President Reagan Tuesday directed all federal agencies to implement guidelines that bar discrimination against employees infected with the AIDS virus, but declined to back his AIDS commission's call for federal anti-discrimination legislation.
That recommendation, delivered to the White House by the AIDS panel in June, was referred to the attorney general for study.Meanwhile, Reagan said private and non-federal groups should consider adopting similar policies.
"I ask American businesses, unions and schools to examine and consider adopting education and personnel policies based on the OPM (Office of Personnel Management) and Centers for Disease Control guidelines," Reagan said in a statement.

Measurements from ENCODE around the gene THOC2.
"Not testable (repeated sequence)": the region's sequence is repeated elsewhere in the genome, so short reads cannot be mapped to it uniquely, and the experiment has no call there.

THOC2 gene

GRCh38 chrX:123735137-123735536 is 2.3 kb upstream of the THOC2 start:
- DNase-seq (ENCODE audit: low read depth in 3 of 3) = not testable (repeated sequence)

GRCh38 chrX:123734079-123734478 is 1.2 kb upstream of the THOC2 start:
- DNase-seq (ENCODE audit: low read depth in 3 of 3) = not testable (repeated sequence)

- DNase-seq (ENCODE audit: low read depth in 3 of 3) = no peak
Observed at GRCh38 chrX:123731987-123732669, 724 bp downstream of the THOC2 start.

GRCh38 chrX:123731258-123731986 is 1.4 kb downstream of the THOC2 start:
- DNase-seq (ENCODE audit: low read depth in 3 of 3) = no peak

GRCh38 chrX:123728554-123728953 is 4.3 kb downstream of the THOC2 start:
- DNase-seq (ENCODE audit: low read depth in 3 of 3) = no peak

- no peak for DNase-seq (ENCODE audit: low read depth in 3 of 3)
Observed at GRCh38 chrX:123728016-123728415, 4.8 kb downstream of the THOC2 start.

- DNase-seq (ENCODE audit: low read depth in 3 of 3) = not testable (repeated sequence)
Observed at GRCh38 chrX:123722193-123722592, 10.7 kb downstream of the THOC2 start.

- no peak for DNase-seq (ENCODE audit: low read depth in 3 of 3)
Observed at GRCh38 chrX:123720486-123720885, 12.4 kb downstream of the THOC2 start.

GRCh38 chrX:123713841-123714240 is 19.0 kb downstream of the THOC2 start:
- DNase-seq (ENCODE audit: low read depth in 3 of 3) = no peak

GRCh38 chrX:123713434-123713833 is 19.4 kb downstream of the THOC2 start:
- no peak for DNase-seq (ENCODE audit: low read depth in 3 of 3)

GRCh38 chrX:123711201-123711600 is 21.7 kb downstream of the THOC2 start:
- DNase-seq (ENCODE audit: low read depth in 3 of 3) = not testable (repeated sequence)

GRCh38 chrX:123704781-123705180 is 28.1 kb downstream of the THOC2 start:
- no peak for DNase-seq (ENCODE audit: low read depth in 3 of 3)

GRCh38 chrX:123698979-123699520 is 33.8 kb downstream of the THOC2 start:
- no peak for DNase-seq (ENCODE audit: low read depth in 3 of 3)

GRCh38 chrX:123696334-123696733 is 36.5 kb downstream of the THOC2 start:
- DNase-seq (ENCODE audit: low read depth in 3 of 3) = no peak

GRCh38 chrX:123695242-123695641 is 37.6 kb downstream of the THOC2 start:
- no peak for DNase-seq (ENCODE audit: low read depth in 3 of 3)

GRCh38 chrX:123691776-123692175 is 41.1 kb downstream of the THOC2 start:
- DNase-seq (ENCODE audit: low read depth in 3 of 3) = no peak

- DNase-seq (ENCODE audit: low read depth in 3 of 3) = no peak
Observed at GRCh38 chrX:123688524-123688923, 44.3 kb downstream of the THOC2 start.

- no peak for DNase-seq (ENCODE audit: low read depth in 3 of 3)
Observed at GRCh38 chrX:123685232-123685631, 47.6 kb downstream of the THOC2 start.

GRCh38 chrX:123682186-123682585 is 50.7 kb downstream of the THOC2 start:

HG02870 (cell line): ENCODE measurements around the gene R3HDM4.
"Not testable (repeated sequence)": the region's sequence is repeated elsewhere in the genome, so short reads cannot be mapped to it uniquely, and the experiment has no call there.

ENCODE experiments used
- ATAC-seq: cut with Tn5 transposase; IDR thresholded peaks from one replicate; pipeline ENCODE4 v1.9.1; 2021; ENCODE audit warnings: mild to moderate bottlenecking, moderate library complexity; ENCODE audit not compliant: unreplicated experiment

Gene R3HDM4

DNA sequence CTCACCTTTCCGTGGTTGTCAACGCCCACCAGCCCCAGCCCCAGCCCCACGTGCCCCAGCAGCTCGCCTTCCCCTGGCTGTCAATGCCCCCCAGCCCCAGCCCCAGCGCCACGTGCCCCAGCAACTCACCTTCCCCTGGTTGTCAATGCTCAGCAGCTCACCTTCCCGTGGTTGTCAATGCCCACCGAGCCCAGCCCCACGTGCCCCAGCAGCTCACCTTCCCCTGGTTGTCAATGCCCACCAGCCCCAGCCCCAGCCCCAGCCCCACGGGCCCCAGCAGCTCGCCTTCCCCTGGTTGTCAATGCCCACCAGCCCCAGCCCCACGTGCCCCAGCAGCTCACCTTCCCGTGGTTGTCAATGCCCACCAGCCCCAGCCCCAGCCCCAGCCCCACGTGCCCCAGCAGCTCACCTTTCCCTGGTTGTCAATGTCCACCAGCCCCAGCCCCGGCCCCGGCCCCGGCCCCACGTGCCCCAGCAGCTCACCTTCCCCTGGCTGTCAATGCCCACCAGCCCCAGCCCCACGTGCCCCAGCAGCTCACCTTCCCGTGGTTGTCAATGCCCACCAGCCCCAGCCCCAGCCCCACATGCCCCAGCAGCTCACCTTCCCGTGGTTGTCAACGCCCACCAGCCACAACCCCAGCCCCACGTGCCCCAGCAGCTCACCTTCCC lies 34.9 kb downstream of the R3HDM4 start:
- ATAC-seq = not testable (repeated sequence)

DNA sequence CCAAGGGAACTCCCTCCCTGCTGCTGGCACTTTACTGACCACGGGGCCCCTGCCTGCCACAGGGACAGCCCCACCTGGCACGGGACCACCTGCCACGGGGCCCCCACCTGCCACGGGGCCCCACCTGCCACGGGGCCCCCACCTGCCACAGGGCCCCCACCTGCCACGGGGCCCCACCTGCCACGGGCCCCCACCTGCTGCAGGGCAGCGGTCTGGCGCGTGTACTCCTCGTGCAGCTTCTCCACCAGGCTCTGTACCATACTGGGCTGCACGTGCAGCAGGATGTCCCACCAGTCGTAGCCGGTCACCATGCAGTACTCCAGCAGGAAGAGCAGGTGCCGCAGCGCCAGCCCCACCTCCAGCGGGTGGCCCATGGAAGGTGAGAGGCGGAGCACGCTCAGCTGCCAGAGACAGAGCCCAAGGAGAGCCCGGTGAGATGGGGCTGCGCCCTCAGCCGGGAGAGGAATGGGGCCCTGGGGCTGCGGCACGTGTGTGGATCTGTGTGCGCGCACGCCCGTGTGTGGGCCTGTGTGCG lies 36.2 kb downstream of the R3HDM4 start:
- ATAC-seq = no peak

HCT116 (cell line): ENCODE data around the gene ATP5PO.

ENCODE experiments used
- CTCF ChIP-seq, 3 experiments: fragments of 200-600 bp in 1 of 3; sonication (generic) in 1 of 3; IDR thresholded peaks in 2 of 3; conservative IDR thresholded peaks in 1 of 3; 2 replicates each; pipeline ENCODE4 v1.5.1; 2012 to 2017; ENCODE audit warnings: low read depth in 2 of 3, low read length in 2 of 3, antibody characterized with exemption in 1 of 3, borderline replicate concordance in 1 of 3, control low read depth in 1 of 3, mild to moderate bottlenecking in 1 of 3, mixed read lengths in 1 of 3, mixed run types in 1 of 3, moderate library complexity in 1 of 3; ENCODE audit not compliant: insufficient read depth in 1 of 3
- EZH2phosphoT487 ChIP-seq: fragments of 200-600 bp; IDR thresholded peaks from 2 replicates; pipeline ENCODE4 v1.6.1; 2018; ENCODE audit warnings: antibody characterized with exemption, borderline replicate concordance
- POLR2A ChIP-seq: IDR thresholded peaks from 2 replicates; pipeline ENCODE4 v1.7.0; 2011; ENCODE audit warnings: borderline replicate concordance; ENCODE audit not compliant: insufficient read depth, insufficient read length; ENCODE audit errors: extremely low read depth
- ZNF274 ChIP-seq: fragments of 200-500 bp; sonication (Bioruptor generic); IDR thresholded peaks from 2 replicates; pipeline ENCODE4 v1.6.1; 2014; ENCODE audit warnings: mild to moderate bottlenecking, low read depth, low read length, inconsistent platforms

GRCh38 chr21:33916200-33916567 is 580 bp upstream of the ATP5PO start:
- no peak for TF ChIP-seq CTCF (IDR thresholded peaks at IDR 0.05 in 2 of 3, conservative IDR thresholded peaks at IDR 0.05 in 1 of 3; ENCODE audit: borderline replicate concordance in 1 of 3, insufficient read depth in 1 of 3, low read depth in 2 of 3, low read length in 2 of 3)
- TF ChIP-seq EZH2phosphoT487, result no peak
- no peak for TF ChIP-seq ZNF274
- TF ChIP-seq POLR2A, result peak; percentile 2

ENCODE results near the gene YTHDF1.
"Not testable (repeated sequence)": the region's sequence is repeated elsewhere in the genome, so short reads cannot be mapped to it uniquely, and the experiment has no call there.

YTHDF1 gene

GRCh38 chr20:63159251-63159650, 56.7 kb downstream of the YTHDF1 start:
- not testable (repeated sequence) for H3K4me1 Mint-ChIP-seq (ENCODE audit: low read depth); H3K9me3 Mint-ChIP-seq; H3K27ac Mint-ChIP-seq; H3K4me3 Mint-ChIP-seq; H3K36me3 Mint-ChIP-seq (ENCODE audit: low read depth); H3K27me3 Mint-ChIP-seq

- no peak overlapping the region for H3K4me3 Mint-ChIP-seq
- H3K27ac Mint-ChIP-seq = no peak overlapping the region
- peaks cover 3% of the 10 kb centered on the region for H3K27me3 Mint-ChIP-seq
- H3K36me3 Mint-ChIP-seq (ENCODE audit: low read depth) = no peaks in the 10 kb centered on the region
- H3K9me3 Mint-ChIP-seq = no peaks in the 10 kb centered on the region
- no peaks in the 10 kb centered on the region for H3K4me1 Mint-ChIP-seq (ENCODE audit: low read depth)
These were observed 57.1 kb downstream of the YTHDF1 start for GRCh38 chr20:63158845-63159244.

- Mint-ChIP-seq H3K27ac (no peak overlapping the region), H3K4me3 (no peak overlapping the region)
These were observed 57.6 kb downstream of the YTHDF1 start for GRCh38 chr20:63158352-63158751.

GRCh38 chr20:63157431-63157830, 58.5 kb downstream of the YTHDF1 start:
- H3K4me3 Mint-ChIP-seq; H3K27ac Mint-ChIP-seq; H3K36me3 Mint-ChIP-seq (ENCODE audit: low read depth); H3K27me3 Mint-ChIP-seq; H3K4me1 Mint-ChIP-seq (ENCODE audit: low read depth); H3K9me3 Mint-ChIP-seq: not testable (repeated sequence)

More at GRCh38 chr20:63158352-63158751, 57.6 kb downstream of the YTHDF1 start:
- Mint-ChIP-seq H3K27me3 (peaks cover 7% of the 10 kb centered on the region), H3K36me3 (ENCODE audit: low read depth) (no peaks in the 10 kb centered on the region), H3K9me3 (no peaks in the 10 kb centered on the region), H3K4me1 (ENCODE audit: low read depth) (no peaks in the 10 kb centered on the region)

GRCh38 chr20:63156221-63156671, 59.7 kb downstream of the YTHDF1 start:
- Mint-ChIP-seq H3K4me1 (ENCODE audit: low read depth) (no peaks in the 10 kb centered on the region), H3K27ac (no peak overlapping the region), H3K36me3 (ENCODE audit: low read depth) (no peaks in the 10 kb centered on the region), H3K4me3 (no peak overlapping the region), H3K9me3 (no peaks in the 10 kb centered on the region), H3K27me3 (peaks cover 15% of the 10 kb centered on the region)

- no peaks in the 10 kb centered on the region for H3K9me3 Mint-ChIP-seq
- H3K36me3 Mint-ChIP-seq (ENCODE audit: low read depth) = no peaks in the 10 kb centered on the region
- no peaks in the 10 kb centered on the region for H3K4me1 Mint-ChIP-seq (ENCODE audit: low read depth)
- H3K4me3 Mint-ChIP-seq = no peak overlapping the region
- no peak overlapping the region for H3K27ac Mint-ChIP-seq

Calling AIDS a "public health threat that has touched the lives of Americans with alarming speed and frightening consequences," Reagan issued what he called a 10-point action plan.
"These directives will assure compassion toward those with the HIV infection, provide dignity and kindness in treatment and medical care, and require that we inform and educate our citizens to prevent further spread of the disease," Reagan said.
He did not appear at a White House briefing where the plan was presented by aides. Moments later, he spoke at a ceremony in the White House complex honoring senior federal employees.
The official White House response to the AIDS commission's 597 recommendations was coordinated by Dr. Donald Ian Macdonald, a special presidential assistant and director of the Drug Abuse Policy Office.
Defending the administration's refusal to support the AIDS commission's call for federal anti-discrimination legislation, Macdonald told reporters that 36 states already have similar laws.